back toJacket2

This piece is about 2 printed pages long.
It is copyright © Carl Rakosi and Jacket magazine 1997. See our [»»] Copyright notice.
The Internet address of this page is

Carl Rakosi

The Citizen (1996)

Prometheus is now chained
to a promontory
for daring to think that
the universe is limitless
and bare, held together
by rigor, with only his
random, rogue imagination
to cope with it.

For this the vulture
gnaws at his bowels.

The terrain is fascinating
but the citizen is chained
to a real promontory
as a brash new breed
takes over in Congress,
young, self-righteous,
with an instant answer
in ten or less words
for every problem,

and out of TV imaging
steps a President, strong,
up-beat, dependable, while
in the corporate board room
canny, fine-tuned men
prepare the agenda for them,
and clerks enter ‘Payments
for Political Favors’
in the company books.

Investors and billionaires
swarm in the city.

As on a distant planet
devoid of public events
a beggar stands most
patiently with a tin cup.

And everywhere
the same old working man,
his nose to the grindstone,
expecting nothing,
not knowing where to turn.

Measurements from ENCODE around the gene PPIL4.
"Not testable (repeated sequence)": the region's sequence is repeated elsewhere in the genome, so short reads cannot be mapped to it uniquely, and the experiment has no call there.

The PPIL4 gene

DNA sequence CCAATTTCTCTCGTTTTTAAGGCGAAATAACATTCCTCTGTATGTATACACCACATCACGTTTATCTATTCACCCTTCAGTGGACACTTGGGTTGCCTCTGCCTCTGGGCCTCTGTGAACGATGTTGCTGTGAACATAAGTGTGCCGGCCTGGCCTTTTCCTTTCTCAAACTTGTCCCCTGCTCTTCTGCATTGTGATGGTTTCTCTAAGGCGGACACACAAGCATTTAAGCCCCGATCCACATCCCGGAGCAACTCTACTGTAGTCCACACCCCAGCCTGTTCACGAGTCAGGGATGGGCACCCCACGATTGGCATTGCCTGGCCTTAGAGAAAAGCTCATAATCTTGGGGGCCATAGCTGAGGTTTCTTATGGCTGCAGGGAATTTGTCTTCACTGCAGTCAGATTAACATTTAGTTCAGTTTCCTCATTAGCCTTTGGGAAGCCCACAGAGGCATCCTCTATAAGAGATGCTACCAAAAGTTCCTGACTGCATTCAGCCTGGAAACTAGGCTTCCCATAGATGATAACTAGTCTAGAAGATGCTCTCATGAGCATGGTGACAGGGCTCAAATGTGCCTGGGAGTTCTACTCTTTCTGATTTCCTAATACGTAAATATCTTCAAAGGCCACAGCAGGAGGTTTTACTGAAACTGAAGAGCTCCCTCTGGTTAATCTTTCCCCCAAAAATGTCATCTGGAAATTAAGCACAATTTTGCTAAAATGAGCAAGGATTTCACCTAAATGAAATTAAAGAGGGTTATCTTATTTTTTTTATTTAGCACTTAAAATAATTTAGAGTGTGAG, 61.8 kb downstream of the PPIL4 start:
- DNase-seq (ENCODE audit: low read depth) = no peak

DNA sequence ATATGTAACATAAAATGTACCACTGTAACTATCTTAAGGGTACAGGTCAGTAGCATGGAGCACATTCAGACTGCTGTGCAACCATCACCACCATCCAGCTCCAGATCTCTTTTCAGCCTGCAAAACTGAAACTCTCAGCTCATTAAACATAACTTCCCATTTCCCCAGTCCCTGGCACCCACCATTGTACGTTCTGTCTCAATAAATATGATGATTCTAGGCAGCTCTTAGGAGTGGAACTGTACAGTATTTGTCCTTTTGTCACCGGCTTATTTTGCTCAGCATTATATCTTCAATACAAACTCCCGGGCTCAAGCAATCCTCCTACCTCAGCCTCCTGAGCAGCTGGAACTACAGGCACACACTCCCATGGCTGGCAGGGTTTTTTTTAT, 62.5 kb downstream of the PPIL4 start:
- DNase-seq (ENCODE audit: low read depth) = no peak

Like Prometheus, the citizen,
who rages, “God
damn this debasement!
Must we become cynics?”

Oh, citizen!

Carl Rakosi

Photo: Carl Rakosi, San Francisco, March 1989. Photograph copyright © John Tranter, 1989, 1997

Carl Rakosi began publishing his poetry in the 1920s. His concerns were seen as being related to the work of the “Objectivist” school. His Collected Poems was published in 1986 by the National Poetry Foundation. His Poems 1923-1941 (published by Sun and Moon Press) won the PEN Center USA West award in 1996.

For the last twenty years Carl Rakosi lived in the Sunset district of San Francisco, where Jacket editor John Tranter called by to share coffee and cheesecake with him and to help him celebrate his one hundredth birthday on 6 November 2003. Carl died peacefully, after a series of strokes, on Friday June 25, 2004.

The Internet address of this page is

Counter from May 2009    visits counter

[an error occurred while processing this directive]